Building Bash function libraries

This is post is now quite old and the the information it contains may be out of date or innacurate.

If you find any errors or have any suggestions to update the information please let us know or create a pull request on GitHub

Bash provides many powerful functions but how can you use these easily?

If you spend any time using the command line, either to manage a server or on the desktop, you have to quickly become proficient with bash. You will also find the you carry out many of the same tasks time after time.

This can quickly become tiresome and error prone, particularly if you are piping several commands together. However, bash provides several ways to make your life easier.


If you are always going to be using the same flags with a command, you can ensure that they are called by default by using an alias.

An alias is a shorthand that bash uses in order to fire commands. Several are included as standard with Ubuntu (and other distros) and are stored in your .bashrc file. You can edit these and add your own as the need occurs.

An example of this is that I prefer the human readable file sizes when using ls. You can turn these on using the -h flag, but you have to include this every time you run the command. To make things easier I changed the alias for ll (long list) to read as follows

alias ll="ls -ahlF"

This way I don’t need to remember to put the flag in.

As you build up more of these commands, it makes sense to store them in a separate file so you can easily find and edit them. You can place all of you aliases in a file called .bash_aliases and they will be available for use.


Aliases are fine for quickly calling simple commands, but many times you will need to carry out more complex tasks. In order to do this, you can make a script, and then call that.

By placing everything into a script, you benefit from being able to carry out more complicated functions, and the easy of calling it from a single command.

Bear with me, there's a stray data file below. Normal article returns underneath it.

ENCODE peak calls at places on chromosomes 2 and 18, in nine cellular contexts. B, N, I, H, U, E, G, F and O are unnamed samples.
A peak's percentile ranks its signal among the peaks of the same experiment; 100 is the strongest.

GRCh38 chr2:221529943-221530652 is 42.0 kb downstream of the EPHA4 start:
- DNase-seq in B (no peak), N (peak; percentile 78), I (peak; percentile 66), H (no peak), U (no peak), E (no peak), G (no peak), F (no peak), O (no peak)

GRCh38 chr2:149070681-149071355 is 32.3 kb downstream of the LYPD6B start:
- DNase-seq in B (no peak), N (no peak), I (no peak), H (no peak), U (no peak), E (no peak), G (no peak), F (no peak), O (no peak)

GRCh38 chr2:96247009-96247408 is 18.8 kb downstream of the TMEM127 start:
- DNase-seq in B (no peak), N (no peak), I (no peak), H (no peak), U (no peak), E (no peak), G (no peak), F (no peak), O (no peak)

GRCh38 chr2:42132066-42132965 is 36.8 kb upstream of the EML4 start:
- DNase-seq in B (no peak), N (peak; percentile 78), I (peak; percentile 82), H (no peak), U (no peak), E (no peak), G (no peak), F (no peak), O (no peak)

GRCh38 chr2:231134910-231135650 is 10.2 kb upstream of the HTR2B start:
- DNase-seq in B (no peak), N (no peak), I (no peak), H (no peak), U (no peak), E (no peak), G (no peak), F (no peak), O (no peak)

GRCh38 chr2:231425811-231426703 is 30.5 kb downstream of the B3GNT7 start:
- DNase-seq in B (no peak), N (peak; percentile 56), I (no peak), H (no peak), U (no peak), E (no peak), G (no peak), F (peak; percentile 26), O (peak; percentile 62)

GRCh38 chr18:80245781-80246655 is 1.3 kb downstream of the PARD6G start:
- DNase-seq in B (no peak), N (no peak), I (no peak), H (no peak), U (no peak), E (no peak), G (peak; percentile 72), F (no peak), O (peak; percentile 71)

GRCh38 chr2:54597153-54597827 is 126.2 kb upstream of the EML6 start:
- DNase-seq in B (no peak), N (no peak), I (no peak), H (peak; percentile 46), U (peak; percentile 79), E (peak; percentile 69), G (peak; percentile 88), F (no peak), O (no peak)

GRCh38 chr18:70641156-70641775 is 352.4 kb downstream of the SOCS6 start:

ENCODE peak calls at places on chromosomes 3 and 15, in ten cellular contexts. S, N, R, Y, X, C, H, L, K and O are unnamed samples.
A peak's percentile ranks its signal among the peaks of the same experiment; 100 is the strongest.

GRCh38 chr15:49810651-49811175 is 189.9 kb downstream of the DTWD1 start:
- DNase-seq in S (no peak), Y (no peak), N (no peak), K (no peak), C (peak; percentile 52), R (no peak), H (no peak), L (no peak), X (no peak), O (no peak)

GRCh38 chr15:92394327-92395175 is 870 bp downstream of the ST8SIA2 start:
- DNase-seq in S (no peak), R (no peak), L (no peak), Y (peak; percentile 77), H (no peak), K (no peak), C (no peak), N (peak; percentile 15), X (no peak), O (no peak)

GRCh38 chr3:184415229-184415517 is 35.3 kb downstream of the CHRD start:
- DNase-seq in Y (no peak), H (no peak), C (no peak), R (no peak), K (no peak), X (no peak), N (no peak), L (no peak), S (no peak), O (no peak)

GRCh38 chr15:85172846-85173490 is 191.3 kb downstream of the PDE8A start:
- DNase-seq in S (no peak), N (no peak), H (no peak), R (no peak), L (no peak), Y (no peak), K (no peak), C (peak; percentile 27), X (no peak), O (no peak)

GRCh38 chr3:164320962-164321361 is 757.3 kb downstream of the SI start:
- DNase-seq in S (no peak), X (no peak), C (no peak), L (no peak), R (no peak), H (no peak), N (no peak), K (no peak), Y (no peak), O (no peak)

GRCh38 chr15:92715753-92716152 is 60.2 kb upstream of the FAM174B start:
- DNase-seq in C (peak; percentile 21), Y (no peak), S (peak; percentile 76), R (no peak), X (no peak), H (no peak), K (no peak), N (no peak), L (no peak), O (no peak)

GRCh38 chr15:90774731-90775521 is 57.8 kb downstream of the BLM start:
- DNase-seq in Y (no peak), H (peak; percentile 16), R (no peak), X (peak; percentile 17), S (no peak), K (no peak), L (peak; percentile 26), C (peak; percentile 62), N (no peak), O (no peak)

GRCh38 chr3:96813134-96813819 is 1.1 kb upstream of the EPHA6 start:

An example of this would be if you wanted to compare two branches in git, and see all of the files that had been created or modified, but not the files that had been deleted. You create a file called git_get_changed_files and put the following in


    FILES=$(git diff --name-status $ORIGINAL..$CHANGED public/ | awk '{print $1"@@@@@"$2}')
    for FILE in $FILES
            echo "$FILE" | awk -F "@@@@@" '{ i=""; if ($1 != "D") print $2}'

If you place this in your home/bin folder you will then be able to run git_get_changed_files like a normal command.

A Global Function Library

You can expand on this by creating a global library of functions. This works by putting all of the functions into a folder, where each file is a namespace for different functions.

This can be achieved by creating a script that will source of all of the files in a folder, like so:

for f in $(ls /path/to/folder/); 
    do source /path/to/folder/$f; 

Call this script func and place it in your home/bin folder. Then you put a script in the folder referenced in the file and use the following structure.

function parse.(){ # auto complete helper, second argument is a grep against the function list     
    if [[ '' == "$@" ]]
        echo "Parse Namespaced Functions List"
        cat $BASH_SOURCE | grep "^function[^(]" | awk '{j=" USAGE:"; for (i=5; i<=NF; i++) j=j" "$i; print $2" "j}'
        echo "Parse Functions Matching: $@"
        cat $BASH_SOURCE | grep "^function[^(]" | awk '{j=" USAGE:"; for (i=5; i<=NF; i++) j=j" "$i; print $2" "j}' | grep $@

function parse.access_log_top_ten_code() { # Show the top ten code from access_log: useage ...code $FILE $CODE
	echo "Count the top ten $CODE'd pages"

	cat $FILE | awk '{ i=($9=="$CODE" ) ? $7 : ""; print i; }' | sort | uniq -c | sort -n | tail -n 11 | head -n 10

In this folder a namespace of parse is created. Running

func parse. 

Will list all of the function in the file. Running func parse. log will list all of the function that contain log in the function name or description. When the files are listed, the function name will be displayed with the comment along side it.

As the func command sources all of the different files, you are able to makes use of the functions across different namespaces. This means that you can create a file that will format output and then use that in with your git functions.

I hope that you are able to make use of this idea, and build your own library of functions. Anything that you thing would be useful to add to the library, please mention below.

Tags: gitfunctionsbashscripting